NRL developing transparent armour
The US Naval Research Laboratory (NRL) is working on a new transparent thermoplastic elastomer armour that is lighter than bullet-resistant glass while maintaining superior ballistic properties.
The armour is also field-repairable thanks to the material's solidification properties. It uses soft, rubbery polymers called thermoplastic elastomers that are converted by physical means, rather than a chemical process, to a solid. As this is a reversible process, it enables damaged armour surfaces to be repaired 'on the fly' in the field.
The NRL has previously tested the use of polymeric materials as a coating to achieve improved impact resistance of hard substrates. Applying polyurea and polyisobutylene layers enhances the ballistic performance of armour and helmets, and achieves greater ballistic effectiveness and mitigation of blast waves.
By using a variation of employing thermoplastic elastomers, the NRL has been able to recreate superior ballistic properties of polyurea and polyisobutylene coatings, with the added benefit of the material being transparent, lighter than conventional bullet-resistant glass, and repairable.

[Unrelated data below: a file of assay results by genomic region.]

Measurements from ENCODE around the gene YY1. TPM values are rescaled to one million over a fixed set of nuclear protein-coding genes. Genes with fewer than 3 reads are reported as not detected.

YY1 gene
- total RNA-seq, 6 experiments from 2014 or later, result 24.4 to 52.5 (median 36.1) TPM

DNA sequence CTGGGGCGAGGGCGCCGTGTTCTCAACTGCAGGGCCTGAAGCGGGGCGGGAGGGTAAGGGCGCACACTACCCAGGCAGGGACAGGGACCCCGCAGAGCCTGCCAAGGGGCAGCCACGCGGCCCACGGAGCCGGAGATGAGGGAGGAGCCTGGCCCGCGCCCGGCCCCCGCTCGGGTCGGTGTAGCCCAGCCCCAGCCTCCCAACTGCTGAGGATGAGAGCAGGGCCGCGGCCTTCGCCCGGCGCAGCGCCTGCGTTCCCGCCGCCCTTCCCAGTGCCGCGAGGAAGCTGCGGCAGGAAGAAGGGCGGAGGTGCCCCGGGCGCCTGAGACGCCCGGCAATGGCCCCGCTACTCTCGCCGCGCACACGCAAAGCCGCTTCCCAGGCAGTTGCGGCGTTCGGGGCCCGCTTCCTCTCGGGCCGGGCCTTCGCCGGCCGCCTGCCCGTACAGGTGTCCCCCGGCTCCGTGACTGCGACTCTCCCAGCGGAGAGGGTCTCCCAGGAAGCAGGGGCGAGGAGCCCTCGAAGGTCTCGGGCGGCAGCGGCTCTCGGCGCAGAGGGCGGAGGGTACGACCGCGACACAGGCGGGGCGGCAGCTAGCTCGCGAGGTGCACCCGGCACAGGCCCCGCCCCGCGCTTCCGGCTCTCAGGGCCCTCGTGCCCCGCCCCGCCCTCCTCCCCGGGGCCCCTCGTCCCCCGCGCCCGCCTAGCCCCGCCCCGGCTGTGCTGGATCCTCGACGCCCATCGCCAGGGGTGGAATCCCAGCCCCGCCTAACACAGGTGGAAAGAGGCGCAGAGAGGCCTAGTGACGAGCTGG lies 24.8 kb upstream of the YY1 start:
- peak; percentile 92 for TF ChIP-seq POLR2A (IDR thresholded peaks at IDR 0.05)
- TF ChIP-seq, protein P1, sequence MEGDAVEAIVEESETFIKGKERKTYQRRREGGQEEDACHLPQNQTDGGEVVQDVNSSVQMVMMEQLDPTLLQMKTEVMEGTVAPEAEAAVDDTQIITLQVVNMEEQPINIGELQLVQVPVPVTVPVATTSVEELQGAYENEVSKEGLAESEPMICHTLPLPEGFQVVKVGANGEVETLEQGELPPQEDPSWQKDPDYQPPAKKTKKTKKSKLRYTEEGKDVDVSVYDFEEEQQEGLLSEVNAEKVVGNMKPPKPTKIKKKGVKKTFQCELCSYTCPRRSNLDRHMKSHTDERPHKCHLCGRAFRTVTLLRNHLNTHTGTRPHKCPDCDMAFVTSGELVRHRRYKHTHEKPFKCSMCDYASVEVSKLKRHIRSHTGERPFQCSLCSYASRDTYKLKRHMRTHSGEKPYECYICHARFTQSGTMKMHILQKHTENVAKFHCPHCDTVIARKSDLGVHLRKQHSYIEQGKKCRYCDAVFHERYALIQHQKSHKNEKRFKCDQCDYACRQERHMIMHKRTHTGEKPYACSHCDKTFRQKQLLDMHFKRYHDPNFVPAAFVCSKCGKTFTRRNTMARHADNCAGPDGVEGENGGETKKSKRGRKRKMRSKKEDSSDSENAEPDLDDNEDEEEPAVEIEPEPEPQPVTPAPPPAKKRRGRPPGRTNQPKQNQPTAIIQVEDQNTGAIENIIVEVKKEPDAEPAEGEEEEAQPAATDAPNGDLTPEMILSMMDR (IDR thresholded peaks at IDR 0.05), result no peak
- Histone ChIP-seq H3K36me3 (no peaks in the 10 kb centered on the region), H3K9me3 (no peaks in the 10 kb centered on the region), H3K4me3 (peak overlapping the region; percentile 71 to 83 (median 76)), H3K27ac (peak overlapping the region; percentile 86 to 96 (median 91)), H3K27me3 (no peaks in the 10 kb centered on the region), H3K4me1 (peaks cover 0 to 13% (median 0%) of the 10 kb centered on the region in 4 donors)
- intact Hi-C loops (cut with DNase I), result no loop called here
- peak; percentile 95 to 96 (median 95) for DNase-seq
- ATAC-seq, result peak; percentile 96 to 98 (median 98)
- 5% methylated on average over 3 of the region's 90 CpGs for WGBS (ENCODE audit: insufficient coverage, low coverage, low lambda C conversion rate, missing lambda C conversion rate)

Mike Roland, senior scientist, NRL Soft Matter Physics, said: 'Heating the material above the softening point - around 100 degrees Celsius - melts the small crystallites, enabling the fracture surfaces to melt together and reform via diffusion. This can be accomplished with a hot plate, akin to an iron, that moulds the newly-forming surface into a smooth, flat sheet with negligible effect on integrity.
'Because of the dissipative properties of the elastomer, the damage due to a projectile strike is limited to the impact locus. This means that the [effect] on visibility is almost inconsequential, and multi-hit protection is achieved.'
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